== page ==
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Home Office hits pause on “thousands” of migrant bank account closures


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Thousands of suspected “illegal” migrants were due to have their bank accounts closed earlier this year but have been given a reprieve by the new Home Secretary over fears that members of the Windrush generation could be affected.

Sajid Javid told the Home Affairs Committee of MPs this afternoon that banks were told to close “thousands” of current accounts under Immigration Act powers. In light of the Windrush scandal, he has rescinded the order — at least for now.

The power to order current account closures is in Schedule 7 to the Immigration Act 2016. It builds on the power to prevent accounts being opened in the first place by people without immigration status brought in by the Immigration Act 2014.

The new closure powers came into force in October 2017. Banks reportedly began checking the immigration status of their customers against a Home Office database in January 2018. A sample of that database by the immigration inspector had revealed a 10% error rate — leading to warnings that legal migrants could be affected by measures targeting the undocumented.

Those concerns have now crystallised in the context of the Windrush affair. Javid told MPs:

I understand, if I’ve got the dates right, that at the start of this year a number of banks were contacted. I don’t have the number, but letters in the thousands were sent to banks on individuals that the department believes are illegal migrants, to close their bank accounts. What I have instructed officials to do is to contact those banks again and ask them not to go ahead with that until I am more comfortable that we have got it right.

A video clip is here.

In a further sign that the Windrush scandal is forcing a rethink of the “compliant environment” set of policies aimed at making life difficult for undocumented migrants, Javid wrote in an advance letter to the committee that “the use of the driving licence search and seizure powers that were being trialled by the police and Immigration Enforcement in West Yorkshire and Kent has been paused”.

The new man at Marsham Street was appearing before the Home Affairs Committee to answer questions about the Windrush scandal. He confirmed that over 500 people have now been issued with No Time Limit permits confirming their right to stay in the UK, of which a large proportion are originally from Jamaica or Barbados. But there are 63 potential cases of people being wrongly removed from the UK which the Home Office is investigating further, Javid said. Greater detail on these figures is in the advance letter also published today.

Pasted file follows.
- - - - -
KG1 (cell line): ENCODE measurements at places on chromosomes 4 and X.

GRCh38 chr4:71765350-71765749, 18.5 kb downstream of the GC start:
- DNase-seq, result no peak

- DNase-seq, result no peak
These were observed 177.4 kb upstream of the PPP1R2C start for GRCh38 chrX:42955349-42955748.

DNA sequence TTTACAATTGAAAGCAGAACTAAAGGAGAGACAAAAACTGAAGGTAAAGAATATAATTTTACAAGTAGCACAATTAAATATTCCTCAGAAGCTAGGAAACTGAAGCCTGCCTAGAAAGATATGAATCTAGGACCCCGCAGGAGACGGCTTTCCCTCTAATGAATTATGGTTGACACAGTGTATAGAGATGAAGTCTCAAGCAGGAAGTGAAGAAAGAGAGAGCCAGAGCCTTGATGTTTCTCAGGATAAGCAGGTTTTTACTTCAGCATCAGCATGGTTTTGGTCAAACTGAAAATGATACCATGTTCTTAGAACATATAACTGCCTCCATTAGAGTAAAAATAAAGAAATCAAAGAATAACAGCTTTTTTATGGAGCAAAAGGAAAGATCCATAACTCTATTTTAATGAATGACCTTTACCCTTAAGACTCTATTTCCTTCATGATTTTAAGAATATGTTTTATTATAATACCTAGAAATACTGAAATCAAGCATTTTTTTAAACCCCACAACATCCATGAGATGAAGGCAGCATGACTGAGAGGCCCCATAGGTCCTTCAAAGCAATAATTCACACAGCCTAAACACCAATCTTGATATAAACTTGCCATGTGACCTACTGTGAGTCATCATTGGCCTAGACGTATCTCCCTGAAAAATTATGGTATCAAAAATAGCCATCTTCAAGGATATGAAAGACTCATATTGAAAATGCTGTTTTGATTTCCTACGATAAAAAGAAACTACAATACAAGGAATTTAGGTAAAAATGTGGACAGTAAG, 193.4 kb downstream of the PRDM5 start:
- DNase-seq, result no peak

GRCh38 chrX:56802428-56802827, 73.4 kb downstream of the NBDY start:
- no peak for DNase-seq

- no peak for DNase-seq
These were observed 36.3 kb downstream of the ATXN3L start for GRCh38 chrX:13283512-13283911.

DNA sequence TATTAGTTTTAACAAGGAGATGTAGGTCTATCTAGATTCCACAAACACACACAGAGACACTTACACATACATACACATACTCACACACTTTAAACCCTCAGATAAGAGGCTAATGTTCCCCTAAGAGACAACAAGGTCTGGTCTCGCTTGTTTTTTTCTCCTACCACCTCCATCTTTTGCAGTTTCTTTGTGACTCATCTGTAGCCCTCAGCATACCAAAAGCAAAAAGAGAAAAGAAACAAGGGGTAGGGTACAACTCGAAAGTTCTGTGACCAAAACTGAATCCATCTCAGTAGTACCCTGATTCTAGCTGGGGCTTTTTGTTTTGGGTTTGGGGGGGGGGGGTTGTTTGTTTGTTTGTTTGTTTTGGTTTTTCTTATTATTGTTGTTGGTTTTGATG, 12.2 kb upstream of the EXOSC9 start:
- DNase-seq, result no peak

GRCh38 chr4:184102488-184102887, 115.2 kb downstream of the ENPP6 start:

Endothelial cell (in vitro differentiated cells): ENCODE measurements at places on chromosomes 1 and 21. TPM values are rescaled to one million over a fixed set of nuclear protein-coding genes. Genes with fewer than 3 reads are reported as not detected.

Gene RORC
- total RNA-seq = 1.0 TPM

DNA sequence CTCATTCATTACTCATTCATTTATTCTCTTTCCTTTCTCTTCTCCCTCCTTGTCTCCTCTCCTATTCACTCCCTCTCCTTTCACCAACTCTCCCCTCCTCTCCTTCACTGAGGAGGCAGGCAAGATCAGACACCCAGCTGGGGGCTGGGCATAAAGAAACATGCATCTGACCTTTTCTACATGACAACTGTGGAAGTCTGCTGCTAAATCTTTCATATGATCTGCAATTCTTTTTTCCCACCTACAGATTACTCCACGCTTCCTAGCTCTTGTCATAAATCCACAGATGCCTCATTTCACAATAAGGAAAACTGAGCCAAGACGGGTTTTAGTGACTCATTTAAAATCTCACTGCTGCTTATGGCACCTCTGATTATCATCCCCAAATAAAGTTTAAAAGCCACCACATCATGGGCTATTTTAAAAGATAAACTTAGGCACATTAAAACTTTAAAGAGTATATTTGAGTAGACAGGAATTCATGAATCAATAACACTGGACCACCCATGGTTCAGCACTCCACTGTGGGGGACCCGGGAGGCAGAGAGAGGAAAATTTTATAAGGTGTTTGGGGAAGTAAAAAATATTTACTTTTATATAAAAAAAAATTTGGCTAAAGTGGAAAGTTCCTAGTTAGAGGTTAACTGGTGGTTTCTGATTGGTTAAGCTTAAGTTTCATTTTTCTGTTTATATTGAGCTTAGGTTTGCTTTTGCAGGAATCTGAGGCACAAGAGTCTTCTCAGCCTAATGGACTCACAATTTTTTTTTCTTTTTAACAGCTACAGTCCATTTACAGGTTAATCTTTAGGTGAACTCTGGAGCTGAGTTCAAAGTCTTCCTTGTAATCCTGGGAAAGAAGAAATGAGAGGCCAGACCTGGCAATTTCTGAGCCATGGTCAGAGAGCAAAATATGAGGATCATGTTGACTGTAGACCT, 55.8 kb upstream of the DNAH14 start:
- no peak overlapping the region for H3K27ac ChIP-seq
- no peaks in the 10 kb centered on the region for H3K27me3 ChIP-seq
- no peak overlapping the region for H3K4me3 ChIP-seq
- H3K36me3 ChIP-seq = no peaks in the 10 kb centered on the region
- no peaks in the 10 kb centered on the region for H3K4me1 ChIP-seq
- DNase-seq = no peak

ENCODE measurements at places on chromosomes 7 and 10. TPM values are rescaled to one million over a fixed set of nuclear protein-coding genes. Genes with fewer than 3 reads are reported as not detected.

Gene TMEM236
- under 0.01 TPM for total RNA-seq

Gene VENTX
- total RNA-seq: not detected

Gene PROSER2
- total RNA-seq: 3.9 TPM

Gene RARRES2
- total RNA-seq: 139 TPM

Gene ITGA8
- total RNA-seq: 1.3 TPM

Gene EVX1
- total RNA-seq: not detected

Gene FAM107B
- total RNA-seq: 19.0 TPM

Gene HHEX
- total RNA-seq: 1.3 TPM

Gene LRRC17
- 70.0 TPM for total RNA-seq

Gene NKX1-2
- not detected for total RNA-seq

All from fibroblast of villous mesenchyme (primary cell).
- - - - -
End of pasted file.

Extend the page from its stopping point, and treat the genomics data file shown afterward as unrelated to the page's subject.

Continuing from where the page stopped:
He and senior civil servant Glyn Williams also conceded that the department does not have any measures in place to check whether the compliant environment is succeeding on its own terms in persuading those here unlawfully to return home.

Javid also repeated his dislike of the term “hostile” rather than “compliant” to describe the policies, such as bank account closures and right to rent checks, that led to Windrush:

The word hostile just sounds negative. If someone says “we’ve created a hostile environment”, the word is just a very negative word, I think it’s quite un-British to use with people.

Theresa May, coining the phrase as Home Secretary in 2012, said that “the aim is to create here in Britain a really hostile environment for illegal migration”.


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CJ McKinney

CJ McKinney is a specialist on immigration law and policy. Formerly the editor of Free Movement, you will find a lot of articles by CJ here on this website! Twitter: @mckinneytweets.


One Response

  1. Might the new Home Secretary be persuaded that those allegedly here unlawfully are allowed to retain their passports, issued driving licences, or be allowed to apply for a driving licence, until final settlement of their immigration status?

    Notwithstanding Data Protection laws to the contrary, he may be unaware UKBA have instructed DVLA to act as their agent and seize possession of passports used as proof of identity in the subject’s application for a Driving Licence-where doubt exists as to status? These seized passports are not, of course, the property of the subject, they are the property of his/her country. The only questions are why and what is the point of their seizure?

    A seizure is of no benefit. For many, they are the only proof of identity the subject has.

    The unavoidable conclusion is that those who have their licences seized will join other unlicensed/uninsured drivers on our roads.